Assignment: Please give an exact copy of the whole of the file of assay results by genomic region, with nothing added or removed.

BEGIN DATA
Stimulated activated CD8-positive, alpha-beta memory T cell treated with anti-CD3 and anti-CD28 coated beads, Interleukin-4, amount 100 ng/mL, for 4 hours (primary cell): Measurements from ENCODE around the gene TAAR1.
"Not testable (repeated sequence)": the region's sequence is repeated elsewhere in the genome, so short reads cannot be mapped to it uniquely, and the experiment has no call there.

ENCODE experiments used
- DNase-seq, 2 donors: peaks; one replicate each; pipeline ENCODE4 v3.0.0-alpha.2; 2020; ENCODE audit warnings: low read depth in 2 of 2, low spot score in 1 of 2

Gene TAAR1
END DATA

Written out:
Stimulated activated CD8-positive, alpha-beta memory T cell treated with anti-CD3 and anti-CD28 coated beads, Interleukin-4, amount 100 ng/mL, for 4 hours (primary cell): Measurements from ENCODE around the gene TAAR1.
"Not testable (repeated sequence)": the region's sequence is repeated elsewhere in the genome, so short reads cannot be mapped to it uniquely, and the experiment has no call there.

ENCODE experiments used
- DNase-seq, 2 donors: peaks; one replicate each; pipeline ENCODE4 v3.0.0-alpha.2; 2020; ENCODE audit warnings: low read depth in 2 of 2, low spot score in 1 of 2

Gene TAAR1